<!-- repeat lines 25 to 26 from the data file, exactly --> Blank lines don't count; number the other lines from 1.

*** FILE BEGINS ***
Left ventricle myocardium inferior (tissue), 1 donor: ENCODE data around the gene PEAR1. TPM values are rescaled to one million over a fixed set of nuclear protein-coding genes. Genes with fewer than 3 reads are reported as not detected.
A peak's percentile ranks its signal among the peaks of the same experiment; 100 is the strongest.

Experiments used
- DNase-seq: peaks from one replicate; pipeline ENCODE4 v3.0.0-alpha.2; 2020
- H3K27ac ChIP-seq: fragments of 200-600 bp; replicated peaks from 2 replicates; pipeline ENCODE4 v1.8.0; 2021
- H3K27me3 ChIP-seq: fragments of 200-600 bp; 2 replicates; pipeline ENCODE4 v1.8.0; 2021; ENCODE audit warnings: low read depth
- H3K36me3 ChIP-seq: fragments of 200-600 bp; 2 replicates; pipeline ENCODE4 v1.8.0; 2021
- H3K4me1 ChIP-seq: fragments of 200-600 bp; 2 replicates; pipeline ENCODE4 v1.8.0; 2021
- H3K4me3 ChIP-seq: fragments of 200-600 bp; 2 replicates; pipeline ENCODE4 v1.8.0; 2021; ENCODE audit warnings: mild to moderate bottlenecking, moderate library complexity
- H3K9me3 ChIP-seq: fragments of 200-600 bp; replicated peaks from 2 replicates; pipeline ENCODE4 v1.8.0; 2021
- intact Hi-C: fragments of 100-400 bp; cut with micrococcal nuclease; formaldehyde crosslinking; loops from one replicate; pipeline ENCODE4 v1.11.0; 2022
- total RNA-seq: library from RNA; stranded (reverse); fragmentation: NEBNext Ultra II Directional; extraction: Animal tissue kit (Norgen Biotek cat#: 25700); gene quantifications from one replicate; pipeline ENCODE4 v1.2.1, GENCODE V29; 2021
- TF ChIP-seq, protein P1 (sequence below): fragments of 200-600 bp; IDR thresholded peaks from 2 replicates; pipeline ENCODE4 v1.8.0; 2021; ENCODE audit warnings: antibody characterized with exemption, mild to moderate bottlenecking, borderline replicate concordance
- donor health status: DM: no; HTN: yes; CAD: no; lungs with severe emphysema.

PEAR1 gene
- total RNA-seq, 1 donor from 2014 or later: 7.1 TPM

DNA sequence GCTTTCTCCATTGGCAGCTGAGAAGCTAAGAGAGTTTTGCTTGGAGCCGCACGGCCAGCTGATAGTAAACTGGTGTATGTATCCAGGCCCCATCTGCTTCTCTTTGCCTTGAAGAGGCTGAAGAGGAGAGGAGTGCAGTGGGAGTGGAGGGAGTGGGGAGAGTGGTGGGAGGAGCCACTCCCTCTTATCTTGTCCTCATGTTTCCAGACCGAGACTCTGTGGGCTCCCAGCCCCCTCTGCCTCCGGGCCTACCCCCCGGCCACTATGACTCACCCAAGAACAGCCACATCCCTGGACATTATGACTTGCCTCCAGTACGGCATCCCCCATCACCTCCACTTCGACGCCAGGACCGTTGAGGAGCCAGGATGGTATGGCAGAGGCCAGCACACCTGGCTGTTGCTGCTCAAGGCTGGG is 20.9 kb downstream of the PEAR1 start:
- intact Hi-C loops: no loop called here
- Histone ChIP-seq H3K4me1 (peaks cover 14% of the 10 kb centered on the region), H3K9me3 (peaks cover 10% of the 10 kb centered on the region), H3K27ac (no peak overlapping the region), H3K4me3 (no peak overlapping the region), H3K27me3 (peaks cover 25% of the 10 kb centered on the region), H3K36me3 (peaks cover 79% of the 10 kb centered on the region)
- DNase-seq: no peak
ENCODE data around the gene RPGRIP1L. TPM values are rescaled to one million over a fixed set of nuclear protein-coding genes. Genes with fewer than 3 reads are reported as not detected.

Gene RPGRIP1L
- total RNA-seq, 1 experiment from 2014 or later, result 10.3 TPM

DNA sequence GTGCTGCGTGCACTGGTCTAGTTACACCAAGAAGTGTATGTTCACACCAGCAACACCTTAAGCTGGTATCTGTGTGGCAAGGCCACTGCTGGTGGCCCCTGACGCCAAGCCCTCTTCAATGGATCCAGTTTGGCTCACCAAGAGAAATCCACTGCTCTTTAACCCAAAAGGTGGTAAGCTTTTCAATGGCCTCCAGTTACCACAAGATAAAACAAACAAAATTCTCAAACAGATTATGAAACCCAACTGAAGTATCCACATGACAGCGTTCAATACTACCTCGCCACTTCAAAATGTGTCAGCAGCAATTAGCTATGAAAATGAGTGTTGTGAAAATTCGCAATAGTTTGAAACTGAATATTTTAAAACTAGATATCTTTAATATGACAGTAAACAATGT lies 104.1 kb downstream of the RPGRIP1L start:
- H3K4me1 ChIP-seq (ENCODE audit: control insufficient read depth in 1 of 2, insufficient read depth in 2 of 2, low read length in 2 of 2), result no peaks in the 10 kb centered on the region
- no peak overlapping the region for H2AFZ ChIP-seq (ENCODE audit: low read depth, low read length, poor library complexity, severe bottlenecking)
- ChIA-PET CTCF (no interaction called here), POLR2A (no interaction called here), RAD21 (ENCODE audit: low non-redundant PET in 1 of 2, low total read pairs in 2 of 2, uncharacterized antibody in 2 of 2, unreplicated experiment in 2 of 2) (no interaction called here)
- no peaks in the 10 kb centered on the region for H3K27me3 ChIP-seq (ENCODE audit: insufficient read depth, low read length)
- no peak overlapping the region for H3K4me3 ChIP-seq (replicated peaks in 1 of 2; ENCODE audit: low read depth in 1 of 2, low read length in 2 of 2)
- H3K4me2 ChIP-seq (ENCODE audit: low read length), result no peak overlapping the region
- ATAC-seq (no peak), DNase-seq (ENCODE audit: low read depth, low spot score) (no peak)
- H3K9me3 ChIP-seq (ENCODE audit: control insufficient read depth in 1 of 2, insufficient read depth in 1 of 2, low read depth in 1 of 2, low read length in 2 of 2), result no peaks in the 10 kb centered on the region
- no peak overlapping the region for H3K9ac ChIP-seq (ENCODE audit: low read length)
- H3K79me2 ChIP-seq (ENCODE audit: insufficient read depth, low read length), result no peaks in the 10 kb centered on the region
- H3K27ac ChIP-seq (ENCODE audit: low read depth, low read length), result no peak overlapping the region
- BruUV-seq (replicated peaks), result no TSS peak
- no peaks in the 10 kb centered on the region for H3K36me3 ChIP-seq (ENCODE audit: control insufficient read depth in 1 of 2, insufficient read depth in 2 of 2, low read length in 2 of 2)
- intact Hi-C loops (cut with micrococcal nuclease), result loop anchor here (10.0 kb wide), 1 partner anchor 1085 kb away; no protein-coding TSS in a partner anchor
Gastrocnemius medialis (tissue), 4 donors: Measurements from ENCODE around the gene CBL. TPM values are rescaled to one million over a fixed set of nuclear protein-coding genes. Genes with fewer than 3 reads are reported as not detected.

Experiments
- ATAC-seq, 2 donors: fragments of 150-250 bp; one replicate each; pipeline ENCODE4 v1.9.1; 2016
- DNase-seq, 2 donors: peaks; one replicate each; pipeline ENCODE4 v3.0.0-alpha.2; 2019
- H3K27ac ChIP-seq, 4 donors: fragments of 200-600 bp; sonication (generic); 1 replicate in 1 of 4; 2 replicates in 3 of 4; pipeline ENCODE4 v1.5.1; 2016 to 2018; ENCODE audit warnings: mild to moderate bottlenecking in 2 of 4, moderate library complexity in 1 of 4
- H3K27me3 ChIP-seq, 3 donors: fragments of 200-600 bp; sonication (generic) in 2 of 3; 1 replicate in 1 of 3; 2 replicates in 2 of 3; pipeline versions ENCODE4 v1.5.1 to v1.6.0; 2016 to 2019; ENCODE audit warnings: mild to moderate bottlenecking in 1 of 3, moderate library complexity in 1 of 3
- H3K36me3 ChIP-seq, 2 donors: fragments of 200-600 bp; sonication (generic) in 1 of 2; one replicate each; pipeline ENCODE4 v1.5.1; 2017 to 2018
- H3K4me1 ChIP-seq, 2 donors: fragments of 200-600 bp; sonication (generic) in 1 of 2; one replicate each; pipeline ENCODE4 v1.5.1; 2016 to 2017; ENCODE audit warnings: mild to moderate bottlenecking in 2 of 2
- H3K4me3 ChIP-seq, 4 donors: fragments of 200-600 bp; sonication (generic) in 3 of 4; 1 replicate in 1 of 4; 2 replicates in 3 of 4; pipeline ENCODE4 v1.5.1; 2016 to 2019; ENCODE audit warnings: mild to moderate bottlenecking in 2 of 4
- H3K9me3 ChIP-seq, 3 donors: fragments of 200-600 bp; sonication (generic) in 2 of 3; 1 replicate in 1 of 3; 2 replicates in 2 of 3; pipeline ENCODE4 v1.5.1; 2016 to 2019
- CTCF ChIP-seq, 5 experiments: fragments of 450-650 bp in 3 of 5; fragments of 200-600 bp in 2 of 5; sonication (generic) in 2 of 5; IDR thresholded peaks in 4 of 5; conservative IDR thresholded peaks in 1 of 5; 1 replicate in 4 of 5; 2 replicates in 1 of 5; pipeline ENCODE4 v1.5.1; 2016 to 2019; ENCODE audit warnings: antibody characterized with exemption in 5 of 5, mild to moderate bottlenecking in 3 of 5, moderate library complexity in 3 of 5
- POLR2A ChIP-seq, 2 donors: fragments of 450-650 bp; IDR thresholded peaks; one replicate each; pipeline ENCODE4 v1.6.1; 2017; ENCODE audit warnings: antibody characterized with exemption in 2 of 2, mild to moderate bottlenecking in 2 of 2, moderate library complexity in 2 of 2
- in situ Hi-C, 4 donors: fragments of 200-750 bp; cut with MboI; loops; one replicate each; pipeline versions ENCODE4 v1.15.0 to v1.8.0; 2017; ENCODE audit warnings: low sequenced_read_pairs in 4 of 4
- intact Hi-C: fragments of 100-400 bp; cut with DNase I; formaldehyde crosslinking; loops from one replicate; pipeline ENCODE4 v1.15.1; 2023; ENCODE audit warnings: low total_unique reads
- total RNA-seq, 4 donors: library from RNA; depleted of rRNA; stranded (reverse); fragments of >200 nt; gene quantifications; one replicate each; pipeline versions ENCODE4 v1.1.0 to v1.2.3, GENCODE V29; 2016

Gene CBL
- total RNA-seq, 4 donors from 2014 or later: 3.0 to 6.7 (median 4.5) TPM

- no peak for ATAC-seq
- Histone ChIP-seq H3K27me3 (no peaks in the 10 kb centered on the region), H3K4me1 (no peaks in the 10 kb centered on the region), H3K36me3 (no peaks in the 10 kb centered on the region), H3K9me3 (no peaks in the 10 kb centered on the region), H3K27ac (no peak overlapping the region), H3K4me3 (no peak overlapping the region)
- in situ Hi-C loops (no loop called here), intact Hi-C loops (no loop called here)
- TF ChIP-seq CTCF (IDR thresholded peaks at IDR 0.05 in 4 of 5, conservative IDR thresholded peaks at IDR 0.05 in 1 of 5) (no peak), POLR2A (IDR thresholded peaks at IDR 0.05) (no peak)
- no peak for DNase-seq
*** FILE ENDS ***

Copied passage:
- H3K4me1 ChIP-seq (ENCODE audit: control insufficient read depth in 1 of 2, insufficient read depth in 2 of 2, low read length in 2 of 2), result no peaks in the 10 kb centered on the region
- no peak overlapping the region for H2AFZ ChIP-seq (ENCODE audit: low read depth, low read length, poor library complexity, severe bottlenecking)